Pack 14 fun fact: Matt Thornton was an All-Star in 2010 while pitching for the White Sox. He posted a 2.67 ERA and 12.0 K/9 with eight saves and 21 holds in 61 appearances.

Pack 15:

Mark Mulder

Pack 15 fun fact: You’re really testing my Mark Mulder fun-fact depth, Shane. How about this: His 103 wins are second-most in MLB history among Michigan State alums. The No. 1 spot on that list belongs to Hall of Famer Robin Roberts with 286.

Pack 16:

Corey Patterson & Felipe Lopez

Pack 16 fun fact: Corey Patterson (3rd) and Felipe Lopez (8th) were both top-10 picks in the 1998 draft. Patterson stuck around for 12 MLB seasons, while Lopez played for 11 years.

Pack 17:

Two-time World Series champion, Pat “The Bat” Burrell

Pack 17 fun fact: Pat Burrell ranks eighth all-time in home runs (292) among players who were taken No. 1 overall in the draft. He trails Alex Rodriguez (696), Ken Griffey Jr. (630), Chipper Jones (468), Harold Baines (384), Darryl Strawberry (335), Adrian Gonzalez (317) and Justin Upton (298).

Pack 18:

Morgan Ensberg

Pack 18 fun fact: Morgan Ensberg finished fourth in NL MVP voting in 2005 when he hit .283/.388/.557 with 36 home runs and 101 RBI. He played his final MLB game just three years later.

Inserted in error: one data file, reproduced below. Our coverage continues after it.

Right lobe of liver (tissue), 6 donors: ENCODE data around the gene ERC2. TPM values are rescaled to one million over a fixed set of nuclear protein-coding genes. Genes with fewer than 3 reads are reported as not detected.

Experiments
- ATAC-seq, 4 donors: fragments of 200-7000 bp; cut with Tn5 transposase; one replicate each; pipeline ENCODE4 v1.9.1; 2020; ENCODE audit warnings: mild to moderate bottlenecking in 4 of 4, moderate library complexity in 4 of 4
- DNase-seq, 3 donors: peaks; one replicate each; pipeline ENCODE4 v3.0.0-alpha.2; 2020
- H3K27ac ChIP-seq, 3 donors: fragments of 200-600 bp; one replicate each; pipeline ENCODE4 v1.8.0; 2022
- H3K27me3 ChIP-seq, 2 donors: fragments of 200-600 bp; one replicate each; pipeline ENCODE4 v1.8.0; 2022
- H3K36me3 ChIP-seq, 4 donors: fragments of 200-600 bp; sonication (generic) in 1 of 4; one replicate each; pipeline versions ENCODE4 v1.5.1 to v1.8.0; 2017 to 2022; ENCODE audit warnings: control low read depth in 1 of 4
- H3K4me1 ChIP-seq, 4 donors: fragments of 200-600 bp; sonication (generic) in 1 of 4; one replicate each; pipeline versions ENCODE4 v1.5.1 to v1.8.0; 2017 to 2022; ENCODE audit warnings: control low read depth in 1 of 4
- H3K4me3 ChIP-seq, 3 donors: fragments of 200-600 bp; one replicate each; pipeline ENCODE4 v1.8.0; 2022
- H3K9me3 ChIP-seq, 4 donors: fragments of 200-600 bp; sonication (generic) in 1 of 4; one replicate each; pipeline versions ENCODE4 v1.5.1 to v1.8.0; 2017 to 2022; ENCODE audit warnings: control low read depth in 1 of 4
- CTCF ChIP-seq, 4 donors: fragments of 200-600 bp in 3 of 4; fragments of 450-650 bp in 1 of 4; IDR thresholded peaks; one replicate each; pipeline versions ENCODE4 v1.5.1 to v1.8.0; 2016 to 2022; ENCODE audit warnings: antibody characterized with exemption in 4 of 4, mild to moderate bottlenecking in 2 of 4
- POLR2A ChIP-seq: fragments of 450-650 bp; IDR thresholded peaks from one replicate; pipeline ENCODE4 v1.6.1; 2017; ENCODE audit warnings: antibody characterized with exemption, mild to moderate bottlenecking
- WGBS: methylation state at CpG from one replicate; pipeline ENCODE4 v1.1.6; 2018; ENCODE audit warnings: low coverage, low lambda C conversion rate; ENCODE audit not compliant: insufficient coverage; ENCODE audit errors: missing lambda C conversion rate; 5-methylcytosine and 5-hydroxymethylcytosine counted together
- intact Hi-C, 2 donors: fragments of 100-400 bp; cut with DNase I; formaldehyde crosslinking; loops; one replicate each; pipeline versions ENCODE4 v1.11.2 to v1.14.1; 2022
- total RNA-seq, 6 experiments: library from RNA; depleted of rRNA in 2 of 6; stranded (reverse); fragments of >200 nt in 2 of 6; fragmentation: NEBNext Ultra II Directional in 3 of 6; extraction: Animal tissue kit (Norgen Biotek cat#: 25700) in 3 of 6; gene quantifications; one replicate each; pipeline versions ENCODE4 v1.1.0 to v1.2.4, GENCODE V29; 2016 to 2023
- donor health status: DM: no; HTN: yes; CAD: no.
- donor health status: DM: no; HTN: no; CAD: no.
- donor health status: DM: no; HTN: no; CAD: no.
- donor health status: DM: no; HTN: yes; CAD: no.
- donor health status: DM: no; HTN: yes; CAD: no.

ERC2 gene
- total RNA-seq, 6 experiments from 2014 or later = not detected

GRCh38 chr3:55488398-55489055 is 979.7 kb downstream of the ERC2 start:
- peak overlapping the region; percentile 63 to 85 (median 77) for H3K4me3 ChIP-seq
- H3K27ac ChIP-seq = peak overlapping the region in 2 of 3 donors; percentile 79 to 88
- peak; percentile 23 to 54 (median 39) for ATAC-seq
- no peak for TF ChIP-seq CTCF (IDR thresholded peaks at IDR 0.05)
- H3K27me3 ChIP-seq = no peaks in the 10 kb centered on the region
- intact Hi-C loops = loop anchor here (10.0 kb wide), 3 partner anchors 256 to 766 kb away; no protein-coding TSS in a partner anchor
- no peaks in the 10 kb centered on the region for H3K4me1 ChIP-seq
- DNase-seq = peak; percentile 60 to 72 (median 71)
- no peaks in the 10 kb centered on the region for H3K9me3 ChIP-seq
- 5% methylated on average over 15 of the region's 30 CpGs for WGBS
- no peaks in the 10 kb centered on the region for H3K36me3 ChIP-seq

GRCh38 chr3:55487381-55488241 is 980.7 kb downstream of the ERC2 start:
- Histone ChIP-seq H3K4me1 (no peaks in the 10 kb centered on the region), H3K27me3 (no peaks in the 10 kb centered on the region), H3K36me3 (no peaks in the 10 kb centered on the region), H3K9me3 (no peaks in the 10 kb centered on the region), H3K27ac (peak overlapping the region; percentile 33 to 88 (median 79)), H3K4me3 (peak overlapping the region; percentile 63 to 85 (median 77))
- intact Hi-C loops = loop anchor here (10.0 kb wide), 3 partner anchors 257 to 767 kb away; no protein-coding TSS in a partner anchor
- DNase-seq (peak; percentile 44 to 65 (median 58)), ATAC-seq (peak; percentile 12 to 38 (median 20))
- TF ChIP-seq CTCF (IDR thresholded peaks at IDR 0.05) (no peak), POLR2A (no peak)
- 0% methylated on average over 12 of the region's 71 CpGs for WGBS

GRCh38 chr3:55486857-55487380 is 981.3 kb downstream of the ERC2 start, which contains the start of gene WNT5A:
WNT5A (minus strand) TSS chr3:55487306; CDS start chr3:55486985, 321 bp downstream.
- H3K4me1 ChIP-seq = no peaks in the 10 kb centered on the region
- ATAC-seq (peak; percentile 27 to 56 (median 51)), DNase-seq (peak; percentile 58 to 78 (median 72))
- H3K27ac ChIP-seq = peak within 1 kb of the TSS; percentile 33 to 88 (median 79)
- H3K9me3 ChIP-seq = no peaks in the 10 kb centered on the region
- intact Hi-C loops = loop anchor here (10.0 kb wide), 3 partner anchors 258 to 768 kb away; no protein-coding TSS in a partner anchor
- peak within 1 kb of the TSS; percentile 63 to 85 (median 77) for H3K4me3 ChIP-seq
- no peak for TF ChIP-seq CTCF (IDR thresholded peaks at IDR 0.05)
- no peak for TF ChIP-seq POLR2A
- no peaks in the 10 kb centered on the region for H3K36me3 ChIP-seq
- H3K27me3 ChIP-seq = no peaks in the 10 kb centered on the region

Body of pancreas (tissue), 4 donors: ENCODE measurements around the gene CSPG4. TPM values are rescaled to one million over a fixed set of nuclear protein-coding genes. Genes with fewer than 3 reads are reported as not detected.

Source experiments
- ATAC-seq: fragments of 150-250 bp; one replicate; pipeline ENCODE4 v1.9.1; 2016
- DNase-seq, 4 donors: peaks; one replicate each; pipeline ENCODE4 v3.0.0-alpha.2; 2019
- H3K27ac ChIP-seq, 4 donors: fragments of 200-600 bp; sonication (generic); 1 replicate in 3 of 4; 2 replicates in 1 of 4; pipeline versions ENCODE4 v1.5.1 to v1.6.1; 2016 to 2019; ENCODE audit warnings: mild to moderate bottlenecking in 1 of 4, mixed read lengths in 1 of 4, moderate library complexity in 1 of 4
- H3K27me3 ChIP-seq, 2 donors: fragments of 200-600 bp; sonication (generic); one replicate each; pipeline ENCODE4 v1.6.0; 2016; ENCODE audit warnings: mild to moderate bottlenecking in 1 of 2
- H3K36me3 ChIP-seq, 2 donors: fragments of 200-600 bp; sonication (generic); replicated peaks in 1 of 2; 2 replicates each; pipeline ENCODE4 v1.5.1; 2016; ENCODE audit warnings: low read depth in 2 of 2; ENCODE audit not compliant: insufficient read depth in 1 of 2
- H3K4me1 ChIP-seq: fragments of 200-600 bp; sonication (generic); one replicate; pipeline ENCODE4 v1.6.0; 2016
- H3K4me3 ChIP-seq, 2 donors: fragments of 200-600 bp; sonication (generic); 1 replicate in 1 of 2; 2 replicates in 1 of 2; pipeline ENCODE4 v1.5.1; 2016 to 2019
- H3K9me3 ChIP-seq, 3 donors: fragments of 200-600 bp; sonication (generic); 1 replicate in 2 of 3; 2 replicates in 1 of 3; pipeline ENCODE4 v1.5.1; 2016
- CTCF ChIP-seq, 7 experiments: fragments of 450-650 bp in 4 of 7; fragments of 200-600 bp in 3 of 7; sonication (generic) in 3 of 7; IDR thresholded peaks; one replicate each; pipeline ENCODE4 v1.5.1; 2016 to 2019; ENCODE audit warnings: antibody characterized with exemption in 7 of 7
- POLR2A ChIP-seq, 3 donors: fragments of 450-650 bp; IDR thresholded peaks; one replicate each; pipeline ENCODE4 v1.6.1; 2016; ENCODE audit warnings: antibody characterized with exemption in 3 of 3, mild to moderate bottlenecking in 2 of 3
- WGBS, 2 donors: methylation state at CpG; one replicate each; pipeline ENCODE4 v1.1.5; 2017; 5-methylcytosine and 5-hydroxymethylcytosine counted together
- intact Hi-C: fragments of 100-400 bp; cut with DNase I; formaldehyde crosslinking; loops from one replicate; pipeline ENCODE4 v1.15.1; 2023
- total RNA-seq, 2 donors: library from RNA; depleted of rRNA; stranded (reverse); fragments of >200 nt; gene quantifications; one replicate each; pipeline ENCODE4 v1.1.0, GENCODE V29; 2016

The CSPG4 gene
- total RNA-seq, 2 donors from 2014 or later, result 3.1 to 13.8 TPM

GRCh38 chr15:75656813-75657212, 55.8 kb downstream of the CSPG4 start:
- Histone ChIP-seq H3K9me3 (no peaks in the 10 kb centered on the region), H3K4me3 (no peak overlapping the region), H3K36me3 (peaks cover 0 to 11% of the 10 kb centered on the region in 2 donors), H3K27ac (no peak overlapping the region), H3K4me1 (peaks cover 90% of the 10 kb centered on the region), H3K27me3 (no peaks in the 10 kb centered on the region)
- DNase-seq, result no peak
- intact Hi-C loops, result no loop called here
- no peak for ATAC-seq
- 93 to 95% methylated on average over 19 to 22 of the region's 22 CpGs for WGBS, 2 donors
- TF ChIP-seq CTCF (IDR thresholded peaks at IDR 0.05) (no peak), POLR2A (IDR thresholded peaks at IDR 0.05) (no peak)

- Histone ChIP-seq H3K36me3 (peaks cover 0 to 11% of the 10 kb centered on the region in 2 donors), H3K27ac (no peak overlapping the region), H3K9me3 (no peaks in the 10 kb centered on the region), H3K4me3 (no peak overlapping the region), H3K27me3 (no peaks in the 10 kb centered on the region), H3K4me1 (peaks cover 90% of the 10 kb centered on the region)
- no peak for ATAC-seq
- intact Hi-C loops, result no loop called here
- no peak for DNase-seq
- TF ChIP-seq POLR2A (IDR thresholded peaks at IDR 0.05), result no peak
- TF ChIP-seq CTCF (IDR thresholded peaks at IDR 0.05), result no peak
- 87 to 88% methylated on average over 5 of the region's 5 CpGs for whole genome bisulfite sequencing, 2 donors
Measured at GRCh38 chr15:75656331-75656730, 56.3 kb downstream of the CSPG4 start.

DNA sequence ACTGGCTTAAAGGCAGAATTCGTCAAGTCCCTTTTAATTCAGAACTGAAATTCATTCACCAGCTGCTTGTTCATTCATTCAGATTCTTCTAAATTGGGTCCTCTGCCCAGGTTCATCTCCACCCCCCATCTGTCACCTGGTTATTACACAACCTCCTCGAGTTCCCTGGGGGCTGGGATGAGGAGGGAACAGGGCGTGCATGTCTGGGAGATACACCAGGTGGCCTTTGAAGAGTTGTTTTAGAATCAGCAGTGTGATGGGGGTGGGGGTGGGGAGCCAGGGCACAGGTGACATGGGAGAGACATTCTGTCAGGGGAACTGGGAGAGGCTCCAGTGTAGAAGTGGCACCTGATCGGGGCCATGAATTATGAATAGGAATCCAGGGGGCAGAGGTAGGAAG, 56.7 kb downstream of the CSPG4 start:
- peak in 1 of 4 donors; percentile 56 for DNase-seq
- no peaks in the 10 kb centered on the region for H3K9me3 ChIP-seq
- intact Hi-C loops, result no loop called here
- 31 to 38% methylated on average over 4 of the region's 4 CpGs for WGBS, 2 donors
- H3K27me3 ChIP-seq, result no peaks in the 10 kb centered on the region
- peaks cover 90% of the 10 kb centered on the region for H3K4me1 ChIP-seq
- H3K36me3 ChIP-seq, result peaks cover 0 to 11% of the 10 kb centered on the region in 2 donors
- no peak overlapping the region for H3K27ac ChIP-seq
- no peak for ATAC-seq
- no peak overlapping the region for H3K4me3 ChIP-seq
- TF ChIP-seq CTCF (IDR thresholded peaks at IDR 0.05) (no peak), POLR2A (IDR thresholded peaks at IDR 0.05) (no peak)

Also included in every box is a box topper parallel card. Gold parallels are numbered to 50 copies, while Silver parallels are numbered to 125 copies. This box had a Ryan Drese Gold Parallel numbered 20/50 on the back.

Lastly, the C.C. Sabathia card back, featuring his stats from five rookie league games after being drafted by the Indians in the first round of the 1998 draft.

Like I said, most minor league products won’t feature a ton of star potential. But there are still big names to be found. The team names alone make these products worth a shot, especially at under $10 a box. Where else are you going to find a card featuring Aaron Rowand playing for the Crawdads? Or J.D. Drew suiting up for the Travelers? And yes, Sabathia is pictured in an Indians uniform, but not the Cleveland Indians. That would be a Burlington, North Carolina Indians jersey. How many of those have you come across?

Shop for 1999 Team Best Rookies Baseball on:

Want more installments of Shane Salmonson’s Cheap Wax Wednesday? Check out his other breaks in the archives.